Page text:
Safety Security & Sustainability

   Marketing Sustainability Perspectives


Social innovation and marketing
A Tait ILS

Social innovation refers to new or enhanced products or services that have a positive impact on social or environmental issues; often termed ‘environmentally friendly or green products’. Examples illustrating possibilities for social innovation include production of fibres entirely from renewable resources, fuel oils from vegetation, energy and water savers, chemical free cleaning, recycled materials, organic food and cosmetic products, natural home furnishings etc. Innovative sustainable transport solutions could be added in the list.


Social innovation represents social learning and problem solving in areas ranging from improvements in human health, education, human welfare, environmental protection and energy. 

Innovation capabilities are no different than those needed to create new products with novel functionalities. The difference is on the focus and perhaps on a stronger emphasis on understanding social problem areas and creating new forms of alliances to create solutions.


Corporate Social Marketing (CSM) is aimed at behaviour changes that improve health, safety or the environment and the consequent development of new markets. In other words CSM is a strategy that uses marketing principles and techniques to foster behaviour change in a target population leading to social improvements while at the same time building markets for products or services[1] . A CSM initiative combines business strategy with a social need and thus provides opportunities for simultaneous social and business returns.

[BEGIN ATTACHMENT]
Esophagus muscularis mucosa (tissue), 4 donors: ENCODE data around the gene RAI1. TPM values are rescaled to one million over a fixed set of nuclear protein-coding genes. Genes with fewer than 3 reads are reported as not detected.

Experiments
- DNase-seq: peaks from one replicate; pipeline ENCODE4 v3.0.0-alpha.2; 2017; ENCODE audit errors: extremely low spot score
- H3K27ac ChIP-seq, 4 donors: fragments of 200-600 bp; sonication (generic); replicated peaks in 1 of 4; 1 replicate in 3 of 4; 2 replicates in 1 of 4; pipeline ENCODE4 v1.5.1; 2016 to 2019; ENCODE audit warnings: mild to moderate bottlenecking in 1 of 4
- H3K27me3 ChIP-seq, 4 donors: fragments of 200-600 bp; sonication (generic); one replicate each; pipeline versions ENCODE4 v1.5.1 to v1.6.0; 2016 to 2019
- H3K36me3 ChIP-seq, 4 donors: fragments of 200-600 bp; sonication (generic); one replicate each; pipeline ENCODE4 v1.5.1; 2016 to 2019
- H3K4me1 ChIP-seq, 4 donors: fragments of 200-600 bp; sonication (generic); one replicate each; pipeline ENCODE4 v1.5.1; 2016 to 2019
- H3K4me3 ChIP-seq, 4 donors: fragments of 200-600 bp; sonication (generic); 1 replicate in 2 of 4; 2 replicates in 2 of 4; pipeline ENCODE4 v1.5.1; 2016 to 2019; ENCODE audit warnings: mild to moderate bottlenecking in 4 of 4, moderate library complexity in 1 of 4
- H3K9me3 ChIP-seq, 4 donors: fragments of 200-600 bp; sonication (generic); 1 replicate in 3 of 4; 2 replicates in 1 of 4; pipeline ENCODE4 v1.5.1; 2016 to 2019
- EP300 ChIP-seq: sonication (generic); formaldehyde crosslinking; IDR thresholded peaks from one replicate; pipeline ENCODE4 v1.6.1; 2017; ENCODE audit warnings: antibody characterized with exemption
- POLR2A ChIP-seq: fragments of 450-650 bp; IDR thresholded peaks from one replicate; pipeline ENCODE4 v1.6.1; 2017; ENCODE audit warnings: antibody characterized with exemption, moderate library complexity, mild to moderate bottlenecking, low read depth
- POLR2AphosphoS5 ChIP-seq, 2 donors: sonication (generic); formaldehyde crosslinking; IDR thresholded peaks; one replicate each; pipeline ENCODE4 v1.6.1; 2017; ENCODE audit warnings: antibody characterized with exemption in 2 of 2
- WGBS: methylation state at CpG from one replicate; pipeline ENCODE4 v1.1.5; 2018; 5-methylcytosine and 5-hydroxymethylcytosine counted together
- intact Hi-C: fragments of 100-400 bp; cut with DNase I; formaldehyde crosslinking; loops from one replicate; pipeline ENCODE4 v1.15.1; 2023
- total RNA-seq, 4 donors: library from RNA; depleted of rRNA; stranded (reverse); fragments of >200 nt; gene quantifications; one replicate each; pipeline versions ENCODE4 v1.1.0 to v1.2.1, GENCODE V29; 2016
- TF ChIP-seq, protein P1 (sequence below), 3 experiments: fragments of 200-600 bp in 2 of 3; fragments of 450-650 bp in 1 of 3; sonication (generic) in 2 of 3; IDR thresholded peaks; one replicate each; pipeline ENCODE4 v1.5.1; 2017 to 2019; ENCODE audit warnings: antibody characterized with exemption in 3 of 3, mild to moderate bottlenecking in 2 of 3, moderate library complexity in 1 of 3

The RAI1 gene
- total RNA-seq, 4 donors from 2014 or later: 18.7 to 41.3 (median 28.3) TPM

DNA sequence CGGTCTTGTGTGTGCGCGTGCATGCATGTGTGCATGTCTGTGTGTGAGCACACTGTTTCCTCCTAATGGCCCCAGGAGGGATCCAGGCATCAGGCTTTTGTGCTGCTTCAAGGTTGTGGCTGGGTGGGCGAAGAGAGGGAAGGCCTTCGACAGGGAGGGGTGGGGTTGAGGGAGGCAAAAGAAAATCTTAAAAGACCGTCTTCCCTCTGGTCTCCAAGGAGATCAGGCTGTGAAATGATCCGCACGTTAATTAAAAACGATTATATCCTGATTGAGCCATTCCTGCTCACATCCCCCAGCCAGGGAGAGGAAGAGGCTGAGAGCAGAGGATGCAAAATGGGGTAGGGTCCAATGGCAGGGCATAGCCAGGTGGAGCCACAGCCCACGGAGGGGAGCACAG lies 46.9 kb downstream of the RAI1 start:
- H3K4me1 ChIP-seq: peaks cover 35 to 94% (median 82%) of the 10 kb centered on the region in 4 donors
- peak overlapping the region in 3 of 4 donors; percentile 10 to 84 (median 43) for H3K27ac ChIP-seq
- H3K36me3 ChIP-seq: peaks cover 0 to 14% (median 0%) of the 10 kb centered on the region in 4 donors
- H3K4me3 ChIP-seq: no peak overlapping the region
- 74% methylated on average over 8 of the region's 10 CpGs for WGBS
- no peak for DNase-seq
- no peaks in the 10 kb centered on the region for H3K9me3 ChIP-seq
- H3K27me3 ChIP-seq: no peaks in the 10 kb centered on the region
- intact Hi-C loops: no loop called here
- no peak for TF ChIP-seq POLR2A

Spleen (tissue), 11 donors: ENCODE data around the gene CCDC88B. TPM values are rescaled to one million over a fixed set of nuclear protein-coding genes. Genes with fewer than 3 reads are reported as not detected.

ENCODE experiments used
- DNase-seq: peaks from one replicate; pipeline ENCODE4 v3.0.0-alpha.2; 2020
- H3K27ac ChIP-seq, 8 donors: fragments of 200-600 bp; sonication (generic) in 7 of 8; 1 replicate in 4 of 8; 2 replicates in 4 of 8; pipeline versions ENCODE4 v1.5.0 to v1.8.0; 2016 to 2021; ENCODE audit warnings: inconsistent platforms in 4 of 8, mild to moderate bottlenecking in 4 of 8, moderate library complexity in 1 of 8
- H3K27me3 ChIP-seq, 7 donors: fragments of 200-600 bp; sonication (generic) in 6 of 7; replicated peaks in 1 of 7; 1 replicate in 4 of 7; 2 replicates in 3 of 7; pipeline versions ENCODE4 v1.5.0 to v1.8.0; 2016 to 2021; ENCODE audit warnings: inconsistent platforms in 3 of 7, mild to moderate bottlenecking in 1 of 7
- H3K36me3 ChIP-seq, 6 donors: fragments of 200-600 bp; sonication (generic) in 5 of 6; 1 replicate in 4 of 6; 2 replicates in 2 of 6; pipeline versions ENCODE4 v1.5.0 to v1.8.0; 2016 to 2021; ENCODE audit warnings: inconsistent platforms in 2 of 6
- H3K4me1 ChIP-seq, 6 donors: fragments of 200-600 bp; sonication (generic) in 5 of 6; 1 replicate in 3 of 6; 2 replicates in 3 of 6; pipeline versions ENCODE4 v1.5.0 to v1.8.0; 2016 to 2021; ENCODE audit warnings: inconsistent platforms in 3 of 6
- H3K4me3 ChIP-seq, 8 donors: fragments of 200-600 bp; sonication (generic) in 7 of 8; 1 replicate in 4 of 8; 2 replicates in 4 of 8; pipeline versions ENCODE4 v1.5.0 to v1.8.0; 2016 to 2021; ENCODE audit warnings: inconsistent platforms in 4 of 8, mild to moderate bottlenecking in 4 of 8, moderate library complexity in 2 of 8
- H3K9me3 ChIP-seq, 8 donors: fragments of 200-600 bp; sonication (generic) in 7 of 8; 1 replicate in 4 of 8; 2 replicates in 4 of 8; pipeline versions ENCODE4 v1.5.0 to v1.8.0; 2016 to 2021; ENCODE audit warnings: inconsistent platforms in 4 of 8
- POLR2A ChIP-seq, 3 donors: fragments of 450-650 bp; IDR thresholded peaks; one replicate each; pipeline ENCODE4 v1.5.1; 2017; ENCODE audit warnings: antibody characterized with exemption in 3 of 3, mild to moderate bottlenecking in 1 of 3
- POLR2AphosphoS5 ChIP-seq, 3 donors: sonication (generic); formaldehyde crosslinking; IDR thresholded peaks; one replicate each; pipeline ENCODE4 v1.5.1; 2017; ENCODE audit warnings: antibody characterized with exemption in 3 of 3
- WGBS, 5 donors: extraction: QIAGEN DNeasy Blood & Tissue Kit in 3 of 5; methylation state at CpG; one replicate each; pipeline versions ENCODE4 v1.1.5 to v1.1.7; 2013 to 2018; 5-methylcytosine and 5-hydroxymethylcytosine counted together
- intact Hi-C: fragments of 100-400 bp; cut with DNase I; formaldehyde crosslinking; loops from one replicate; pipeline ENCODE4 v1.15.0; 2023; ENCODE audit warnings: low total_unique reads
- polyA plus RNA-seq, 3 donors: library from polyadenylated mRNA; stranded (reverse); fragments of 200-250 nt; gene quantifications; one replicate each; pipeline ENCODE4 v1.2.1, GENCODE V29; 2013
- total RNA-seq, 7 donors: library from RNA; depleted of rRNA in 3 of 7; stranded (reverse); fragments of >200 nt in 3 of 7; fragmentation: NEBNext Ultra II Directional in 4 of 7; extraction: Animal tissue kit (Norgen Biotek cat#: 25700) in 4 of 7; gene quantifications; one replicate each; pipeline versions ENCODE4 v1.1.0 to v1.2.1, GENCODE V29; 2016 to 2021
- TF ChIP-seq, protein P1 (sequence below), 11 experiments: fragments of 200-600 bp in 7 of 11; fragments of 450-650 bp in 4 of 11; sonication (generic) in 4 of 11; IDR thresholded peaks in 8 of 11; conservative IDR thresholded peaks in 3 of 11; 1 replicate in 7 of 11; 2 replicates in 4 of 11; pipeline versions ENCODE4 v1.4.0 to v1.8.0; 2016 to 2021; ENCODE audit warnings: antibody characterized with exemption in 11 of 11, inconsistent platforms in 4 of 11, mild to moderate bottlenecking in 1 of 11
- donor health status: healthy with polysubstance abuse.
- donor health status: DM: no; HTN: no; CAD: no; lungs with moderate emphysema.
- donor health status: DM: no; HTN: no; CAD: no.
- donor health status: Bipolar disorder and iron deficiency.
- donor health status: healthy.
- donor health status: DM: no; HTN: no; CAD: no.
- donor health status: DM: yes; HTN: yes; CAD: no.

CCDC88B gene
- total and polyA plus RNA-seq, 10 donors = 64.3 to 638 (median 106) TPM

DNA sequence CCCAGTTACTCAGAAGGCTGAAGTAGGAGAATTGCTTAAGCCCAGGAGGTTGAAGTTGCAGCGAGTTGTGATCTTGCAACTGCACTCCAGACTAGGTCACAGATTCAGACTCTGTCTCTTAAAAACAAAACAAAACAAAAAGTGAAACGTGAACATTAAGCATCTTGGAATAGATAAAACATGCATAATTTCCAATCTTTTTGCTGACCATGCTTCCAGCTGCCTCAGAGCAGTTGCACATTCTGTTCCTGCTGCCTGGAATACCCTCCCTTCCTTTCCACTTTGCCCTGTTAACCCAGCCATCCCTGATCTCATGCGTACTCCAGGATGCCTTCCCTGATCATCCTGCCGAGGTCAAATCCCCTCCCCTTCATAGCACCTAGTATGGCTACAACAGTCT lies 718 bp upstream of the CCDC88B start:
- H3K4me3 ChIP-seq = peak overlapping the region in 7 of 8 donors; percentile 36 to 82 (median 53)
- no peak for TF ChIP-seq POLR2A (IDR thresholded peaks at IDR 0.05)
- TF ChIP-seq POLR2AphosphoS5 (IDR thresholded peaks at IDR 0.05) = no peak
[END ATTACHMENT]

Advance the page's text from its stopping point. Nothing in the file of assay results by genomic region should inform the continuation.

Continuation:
Recent trends focusing on marketing playing a central role in the enablement and acceleration of organizational learning can be particularly important in this area.

European ports are begining to focus their strategies in social innovation and marketing but much more could be done to create a real impact on sustainable transport. 

Key aspects of social innovation and marketing are:

·          assessing the company’s potential for social innovation;

·          social innovation networking;

·          marketing, social understanding and organisational learning;

·          promoting a culture for social innovation and marketing;

·          promoting social innovation in R&D activities.

[1] “Best of breed,” Kotler, P., and Lee, N., Stanford Social Innovation Review, 14-23, 2004.


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